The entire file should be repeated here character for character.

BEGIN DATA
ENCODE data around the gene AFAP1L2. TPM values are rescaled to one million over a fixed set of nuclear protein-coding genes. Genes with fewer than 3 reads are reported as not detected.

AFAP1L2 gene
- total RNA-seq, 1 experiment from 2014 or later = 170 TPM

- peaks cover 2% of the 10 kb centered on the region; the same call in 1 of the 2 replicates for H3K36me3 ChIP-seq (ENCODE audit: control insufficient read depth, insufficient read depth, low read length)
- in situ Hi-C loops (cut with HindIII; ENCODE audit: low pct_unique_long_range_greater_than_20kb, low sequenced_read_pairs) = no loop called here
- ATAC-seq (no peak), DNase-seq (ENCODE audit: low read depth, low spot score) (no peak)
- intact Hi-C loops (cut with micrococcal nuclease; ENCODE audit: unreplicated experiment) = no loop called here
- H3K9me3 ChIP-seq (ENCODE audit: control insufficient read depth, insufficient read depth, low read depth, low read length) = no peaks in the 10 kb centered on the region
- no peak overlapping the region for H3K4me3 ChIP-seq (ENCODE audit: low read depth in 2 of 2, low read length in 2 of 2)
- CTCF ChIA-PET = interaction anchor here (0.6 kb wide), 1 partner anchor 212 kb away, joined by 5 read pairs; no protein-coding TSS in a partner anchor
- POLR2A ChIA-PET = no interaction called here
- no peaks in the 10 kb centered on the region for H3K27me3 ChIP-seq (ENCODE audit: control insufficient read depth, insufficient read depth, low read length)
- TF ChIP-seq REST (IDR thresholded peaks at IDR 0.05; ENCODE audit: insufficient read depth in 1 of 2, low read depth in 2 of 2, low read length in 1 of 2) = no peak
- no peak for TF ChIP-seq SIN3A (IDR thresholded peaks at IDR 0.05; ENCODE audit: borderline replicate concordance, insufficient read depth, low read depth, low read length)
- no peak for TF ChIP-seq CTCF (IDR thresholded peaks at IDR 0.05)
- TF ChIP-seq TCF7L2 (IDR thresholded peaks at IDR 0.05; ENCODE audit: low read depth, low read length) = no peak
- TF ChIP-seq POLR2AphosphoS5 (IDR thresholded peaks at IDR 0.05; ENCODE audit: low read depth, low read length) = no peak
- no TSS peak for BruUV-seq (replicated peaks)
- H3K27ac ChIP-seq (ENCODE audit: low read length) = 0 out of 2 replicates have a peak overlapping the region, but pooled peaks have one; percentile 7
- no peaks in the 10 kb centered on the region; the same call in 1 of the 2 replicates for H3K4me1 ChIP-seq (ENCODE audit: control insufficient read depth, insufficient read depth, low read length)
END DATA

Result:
ENCODE data around the gene AFAP1L2. TPM values are rescaled to one million over a fixed set of nuclear protein-coding genes. Genes with fewer than 3 reads are reported as not detected.

AFAP1L2 gene
- total RNA-seq, 1 experiment from 2014 or later = 170 TPM

- peaks cover 2% of the 10 kb centered on the region; the same call in 1 of the 2 replicates for H3K36me3 ChIP-seq (ENCODE audit: control insufficient read depth, insufficient read depth, low read length)
- in situ Hi-C loops (cut with HindIII; ENCODE audit: low pct_unique_long_range_greater_than_20kb, low sequenced_read_pairs) = no loop called here
- ATAC-seq (no peak), DNase-seq (ENCODE audit: low read depth, low spot score) (no peak)
- intact Hi-C loops (cut with micrococcal nuclease; ENCODE audit: unreplicated experiment) = no loop called here
- H3K9me3 ChIP-seq (ENCODE audit: control insufficient read depth, insufficient read depth, low read depth, low read length) = no peaks in the 10 kb centered on the region
- no peak overlapping the region for H3K4me3 ChIP-seq (ENCODE audit: low read depth in 2 of 2, low read length in 2 of 2)
- CTCF ChIA-PET = interaction anchor here (0.6 kb wide), 1 partner anchor 212 kb away, joined by 5 read pairs; no protein-coding TSS in a partner anchor
- POLR2A ChIA-PET = no interaction called here
- no peaks in the 10 kb centered on the region for H3K27me3 ChIP-seq (ENCODE audit: control insufficient read depth, insufficient read depth, low read length)
- TF ChIP-seq REST (IDR thresholded peaks at IDR 0.05; ENCODE audit: insufficient read depth in 1 of 2, low read depth in 2 of 2, low read length in 1 of 2) = no peak
- no peak for TF ChIP-seq SIN3A (IDR thresholded peaks at IDR 0.05; ENCODE audit: borderline replicate concordance, insufficient read depth, low read depth, low read length)
- no peak for TF ChIP-seq CTCF (IDR thresholded peaks at IDR 0.05)
- TF ChIP-seq TCF7L2 (IDR thresholded peaks at IDR 0.05; ENCODE audit: low read depth, low read length) = no peak
- TF ChIP-seq POLR2AphosphoS5 (IDR thresholded peaks at IDR 0.05; ENCODE audit: low read depth, low read length) = no peak
- no TSS peak for BruUV-seq (replicated peaks)
- H3K27ac ChIP-seq (ENCODE audit: low read length) = 0 out of 2 replicates have a peak overlapping the region, but pooled peaks have one; percentile 7
- no peaks in the 10 kb centered on the region; the same call in 1 of the 2 replicates for H3K4me1 ChIP-seq (ENCODE audit: control insufficient read depth, insufficient read depth, low read length)